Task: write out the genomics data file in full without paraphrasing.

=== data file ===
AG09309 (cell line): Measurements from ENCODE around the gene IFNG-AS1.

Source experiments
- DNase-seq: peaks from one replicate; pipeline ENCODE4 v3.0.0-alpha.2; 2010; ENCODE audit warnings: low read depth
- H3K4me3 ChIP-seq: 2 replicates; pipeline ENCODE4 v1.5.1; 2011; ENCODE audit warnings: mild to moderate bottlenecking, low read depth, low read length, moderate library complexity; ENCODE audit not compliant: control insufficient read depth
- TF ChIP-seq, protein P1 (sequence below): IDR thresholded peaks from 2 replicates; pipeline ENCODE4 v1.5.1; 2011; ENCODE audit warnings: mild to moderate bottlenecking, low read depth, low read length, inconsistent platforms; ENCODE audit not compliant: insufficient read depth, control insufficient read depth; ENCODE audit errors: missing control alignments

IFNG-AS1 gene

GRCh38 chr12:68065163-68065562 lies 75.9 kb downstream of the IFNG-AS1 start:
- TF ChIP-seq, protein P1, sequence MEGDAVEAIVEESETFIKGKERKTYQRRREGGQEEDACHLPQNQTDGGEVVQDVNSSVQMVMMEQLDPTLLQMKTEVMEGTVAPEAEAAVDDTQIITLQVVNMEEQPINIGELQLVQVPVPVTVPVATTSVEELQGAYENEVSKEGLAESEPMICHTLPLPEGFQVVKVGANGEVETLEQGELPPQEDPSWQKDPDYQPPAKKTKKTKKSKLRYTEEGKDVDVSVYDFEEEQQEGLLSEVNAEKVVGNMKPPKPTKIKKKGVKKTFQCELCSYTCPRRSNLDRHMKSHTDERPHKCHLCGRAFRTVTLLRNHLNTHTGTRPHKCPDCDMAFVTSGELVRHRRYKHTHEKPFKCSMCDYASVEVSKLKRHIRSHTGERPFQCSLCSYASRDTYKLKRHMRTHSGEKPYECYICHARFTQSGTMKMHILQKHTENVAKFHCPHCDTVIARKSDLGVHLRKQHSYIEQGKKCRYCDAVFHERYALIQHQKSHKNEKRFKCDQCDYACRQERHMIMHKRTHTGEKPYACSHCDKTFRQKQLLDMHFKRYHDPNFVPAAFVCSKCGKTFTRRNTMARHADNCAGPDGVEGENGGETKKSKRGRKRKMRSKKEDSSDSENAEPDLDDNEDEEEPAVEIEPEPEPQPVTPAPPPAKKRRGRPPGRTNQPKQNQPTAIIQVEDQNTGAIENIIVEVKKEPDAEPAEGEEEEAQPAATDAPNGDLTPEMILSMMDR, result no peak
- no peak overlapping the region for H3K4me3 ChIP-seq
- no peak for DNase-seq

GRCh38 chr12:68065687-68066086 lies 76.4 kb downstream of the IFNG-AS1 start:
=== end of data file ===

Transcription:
AG09309 (cell line): Measurements from ENCODE around the gene IFNG-AS1.

Source experiments
- DNase-seq: peaks from one replicate; pipeline ENCODE4 v3.0.0-alpha.2; 2010; ENCODE audit warnings: low read depth
- H3K4me3 ChIP-seq: 2 replicates; pipeline ENCODE4 v1.5.1; 2011; ENCODE audit warnings: mild to moderate bottlenecking, low read depth, low read length, moderate library complexity; ENCODE audit not compliant: control insufficient read depth
- TF ChIP-seq, protein P1 (sequence below): IDR thresholded peaks from 2 replicates; pipeline ENCODE4 v1.5.1; 2011; ENCODE audit warnings: mild to moderate bottlenecking, low read depth, low read length, inconsistent platforms; ENCODE audit not compliant: insufficient read depth, control insufficient read depth; ENCODE audit errors: missing control alignments

IFNG-AS1 gene

GRCh38 chr12:68065163-68065562 lies 75.9 kb downstream of the IFNG-AS1 start:
- TF ChIP-seq, protein P1, sequence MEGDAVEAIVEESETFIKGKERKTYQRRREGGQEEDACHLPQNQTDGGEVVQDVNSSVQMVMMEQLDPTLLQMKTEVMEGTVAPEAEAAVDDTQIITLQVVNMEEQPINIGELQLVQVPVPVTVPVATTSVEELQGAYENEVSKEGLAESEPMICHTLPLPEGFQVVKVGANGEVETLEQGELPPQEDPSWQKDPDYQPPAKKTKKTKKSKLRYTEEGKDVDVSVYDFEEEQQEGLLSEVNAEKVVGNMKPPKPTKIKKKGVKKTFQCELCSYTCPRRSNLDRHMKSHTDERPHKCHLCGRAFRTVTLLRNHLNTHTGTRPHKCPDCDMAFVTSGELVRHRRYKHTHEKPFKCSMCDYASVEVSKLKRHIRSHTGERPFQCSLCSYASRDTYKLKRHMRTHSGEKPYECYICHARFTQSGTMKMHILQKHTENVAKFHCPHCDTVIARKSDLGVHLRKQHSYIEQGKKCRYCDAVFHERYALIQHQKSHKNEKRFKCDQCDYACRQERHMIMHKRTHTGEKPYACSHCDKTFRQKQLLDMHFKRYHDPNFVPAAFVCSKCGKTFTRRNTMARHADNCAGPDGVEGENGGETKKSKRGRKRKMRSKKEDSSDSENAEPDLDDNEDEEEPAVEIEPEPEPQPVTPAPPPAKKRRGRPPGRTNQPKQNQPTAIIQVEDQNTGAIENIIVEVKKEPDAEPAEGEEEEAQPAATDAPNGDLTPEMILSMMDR, result no peak
- no peak overlapping the region for H3K4me3 ChIP-seq
- no peak for DNase-seq

GRCh38 chr12:68065687-68066086 lies 76.4 kb downstream of the IFNG-AS1 start: